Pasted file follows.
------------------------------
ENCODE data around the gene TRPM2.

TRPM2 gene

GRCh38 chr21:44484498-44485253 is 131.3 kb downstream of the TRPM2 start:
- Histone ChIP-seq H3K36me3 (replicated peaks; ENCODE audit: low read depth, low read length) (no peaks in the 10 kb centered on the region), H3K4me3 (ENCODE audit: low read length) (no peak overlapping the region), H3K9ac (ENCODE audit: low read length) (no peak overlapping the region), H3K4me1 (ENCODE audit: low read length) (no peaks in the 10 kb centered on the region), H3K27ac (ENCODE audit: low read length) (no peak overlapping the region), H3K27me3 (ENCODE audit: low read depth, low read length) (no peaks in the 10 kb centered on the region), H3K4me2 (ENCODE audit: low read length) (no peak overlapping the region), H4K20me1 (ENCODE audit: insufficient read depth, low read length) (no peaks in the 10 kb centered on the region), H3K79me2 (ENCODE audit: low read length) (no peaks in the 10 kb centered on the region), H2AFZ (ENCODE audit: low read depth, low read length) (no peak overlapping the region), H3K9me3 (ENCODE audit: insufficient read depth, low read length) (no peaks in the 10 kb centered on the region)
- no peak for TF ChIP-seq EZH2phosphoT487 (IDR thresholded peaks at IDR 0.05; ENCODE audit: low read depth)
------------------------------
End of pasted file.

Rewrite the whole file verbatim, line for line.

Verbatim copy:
ENCODE data around the gene TRPM2.

TRPM2 gene

GRCh38 chr21:44484498-44485253 is 131.3 kb downstream of the TRPM2 start:
- Histone ChIP-seq H3K36me3 (replicated peaks; ENCODE audit: low read depth, low read length) (no peaks in the 10 kb centered on the region), H3K4me3 (ENCODE audit: low read length) (no peak overlapping the region), H3K9ac (ENCODE audit: low read length) (no peak overlapping the region), H3K4me1 (ENCODE audit: low read length) (no peaks in the 10 kb centered on the region), H3K27ac (ENCODE audit: low read length) (no peak overlapping the region), H3K27me3 (ENCODE audit: low read depth, low read length) (no peaks in the 10 kb centered on the region), H3K4me2 (ENCODE audit: low read length) (no peak overlapping the region), H4K20me1 (ENCODE audit: insufficient read depth, low read length) (no peaks in the 10 kb centered on the region), H3K79me2 (ENCODE audit: low read length) (no peaks in the 10 kb centered on the region), H2AFZ (ENCODE audit: low read depth, low read length) (no peak overlapping the region), H3K9me3 (ENCODE audit: insufficient read depth, low read length) (no peaks in the 10 kb centered on the region)
- no peak for TF ChIP-seq EZH2phosphoT487 (IDR thresholded peaks at IDR 0.05; ENCODE audit: low read depth)